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About the Baldrige Criteria for Performance Excellence

The Baldrige Criteria for Performance Excellence empower your organization—no matter the size or industry—to

  • reach your goals;
  • improve results; and
  • become more competitive by aligning your plans, processes, decisions, people, actions, and results.

The Criteria give you the tools you need to examine all parts of your management system and improve processes and results while keeping the whole organization in mind.

Purchase the Baldrige Criteria or see a sample (PDF) to learn about how to guide your organization, improve performance, and achieve sustainable results.

 

The Criteria focus on results.

The Criteria focus on your results in the key areas of

  • products and processes,
  • customers,
  • workforce,
  • leadership and governance, and
  • finance and markets.

This composite of measures ensures that your strategies are balanced—that they do not inappropriately trade off among important stakeholders, objectives, or short- and longer-term goals.

The Criteria are nonprescriptive and adaptable.

The Criteria do not prescribe how you should structure your organization:

  • They do not say that your organization should or should not have departments for planning, ethics, quality, or other functions.

  • They do not tell you to manage different units in your organization in the same way.

  • They let you choose the most suitable tools (e.g., Lean, Six Sigma, ISO 9000, a balanced scorecard) for facilitating your improvements.

The Criteria are nonprescriptive for these reasons:

They focus on common needs rather than on common procedures. This focus fosters understanding, communication, sharing, alignment, and integration while supporting innovative and diverse approaches.

They focus on results, not procedures, tools, or organizational structure. The Criteria encourage you to respond with creative, adaptive, and flexible approaches, fostering incremental and major (breakthrough) improvement through innovation.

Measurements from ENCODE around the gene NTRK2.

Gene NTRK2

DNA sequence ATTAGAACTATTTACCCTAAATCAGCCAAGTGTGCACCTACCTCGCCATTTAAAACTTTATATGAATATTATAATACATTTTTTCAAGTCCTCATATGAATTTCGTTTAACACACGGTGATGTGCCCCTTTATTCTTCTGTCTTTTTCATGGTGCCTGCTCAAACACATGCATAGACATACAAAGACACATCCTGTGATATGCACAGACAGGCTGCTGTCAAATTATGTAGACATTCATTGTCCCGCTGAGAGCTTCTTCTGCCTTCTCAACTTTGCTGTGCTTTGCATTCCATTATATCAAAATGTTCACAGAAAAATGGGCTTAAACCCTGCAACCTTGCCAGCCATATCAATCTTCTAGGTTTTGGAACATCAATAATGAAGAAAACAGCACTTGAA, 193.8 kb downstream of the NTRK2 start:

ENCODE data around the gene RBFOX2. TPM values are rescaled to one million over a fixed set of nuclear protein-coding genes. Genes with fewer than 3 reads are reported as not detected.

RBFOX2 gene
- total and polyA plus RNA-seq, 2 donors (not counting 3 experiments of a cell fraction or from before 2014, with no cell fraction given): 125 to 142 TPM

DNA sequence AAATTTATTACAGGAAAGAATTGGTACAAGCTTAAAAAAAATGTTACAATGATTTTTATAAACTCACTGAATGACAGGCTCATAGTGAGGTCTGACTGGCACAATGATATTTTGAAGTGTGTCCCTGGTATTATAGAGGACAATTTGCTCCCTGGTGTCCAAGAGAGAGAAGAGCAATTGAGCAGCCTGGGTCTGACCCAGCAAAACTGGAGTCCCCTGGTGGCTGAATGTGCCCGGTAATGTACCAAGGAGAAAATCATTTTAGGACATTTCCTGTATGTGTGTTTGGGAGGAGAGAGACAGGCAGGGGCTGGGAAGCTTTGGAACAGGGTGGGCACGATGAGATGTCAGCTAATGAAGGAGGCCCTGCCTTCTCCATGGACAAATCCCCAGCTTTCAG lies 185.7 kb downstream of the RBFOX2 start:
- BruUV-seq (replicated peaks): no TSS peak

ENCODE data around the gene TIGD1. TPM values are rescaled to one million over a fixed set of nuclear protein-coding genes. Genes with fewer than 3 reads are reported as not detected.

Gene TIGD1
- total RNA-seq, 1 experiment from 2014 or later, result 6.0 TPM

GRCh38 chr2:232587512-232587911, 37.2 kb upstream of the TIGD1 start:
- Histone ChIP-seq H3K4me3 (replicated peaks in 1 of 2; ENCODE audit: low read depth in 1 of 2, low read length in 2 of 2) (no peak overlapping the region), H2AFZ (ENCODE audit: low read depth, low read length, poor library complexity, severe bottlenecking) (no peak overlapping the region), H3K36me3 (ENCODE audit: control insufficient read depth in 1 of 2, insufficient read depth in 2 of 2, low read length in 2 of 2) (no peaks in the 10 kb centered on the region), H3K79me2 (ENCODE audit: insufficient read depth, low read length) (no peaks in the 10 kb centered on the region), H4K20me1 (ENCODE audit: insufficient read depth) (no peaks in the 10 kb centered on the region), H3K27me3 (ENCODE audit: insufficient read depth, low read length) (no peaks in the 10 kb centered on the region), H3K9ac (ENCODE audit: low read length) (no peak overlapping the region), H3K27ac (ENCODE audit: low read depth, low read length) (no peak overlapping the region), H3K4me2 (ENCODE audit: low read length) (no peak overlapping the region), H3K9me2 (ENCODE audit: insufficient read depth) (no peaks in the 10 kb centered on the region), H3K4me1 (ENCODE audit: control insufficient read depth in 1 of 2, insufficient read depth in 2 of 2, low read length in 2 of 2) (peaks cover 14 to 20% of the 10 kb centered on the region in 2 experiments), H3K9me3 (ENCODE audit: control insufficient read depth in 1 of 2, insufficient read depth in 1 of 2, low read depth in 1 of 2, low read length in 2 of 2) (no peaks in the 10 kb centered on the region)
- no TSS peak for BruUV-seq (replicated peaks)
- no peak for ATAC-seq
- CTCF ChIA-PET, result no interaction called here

The tools, techniques, systems, and organizational structure you select usually depend on factors such as

  • your organization’s type and size, relationships, and stage of development and
  • the capabilities and responsibilities of your workforce and supply chain.

These factors differ among organizations, and they are likely to change as your needs and strategies evolve.

The Criteria support a systems perspective to align goals across your organization.

The Criteria build alignment across your organization by making connections between and reinforcing measures derived from your organization’s processes and strategy. These measures tie directly to customer and stakeholder value and to overall performance.

When you use these measures, you channel different activities in consistent directions with less need for detailed procedures, centralized decision making, or overly complex process management.

Measures are therefore both a communication tool and a way to deploy consistent performance requirements. The resulting alignment ensures consistency of purpose across your organization while supporting agility, innovation, and decentralized decision making.

When you use the Criteria, feedback between your processes and your results leads to action-oriented cycles of improvement with four stages:

  1. Designing and selecting effective processes, methods, and measures (approach)

  2. Executing on your approach with consistency (deployment)

  3. Assessing your progress and capturing new knowledge, including seeking opportunities for innovation (learning)

  4. Revising your plans based on assessment findings and organizational performance, harmonizing processes and work-unit operations, and selecting better process and results measures (integration)

The Criteria support goal-based diagnosis.

The Criteria items and the scoring guidelines make up a two-part diagnostic (assessment) system.

When you assess your organization with the Criteria, you create a profile of strengths and opportunities for improvement based on your responses to 17 performance-oriented requirements (the Criteria items) on a continuum of process and performance maturity (the scoring guidelines).

In this way, assessing your organization with the Criteria leads to actions that improve performance in all areas. This useful management tool goes beyond most performance reviews and applies to a wide range of strategies, management systems, and types of organizations.



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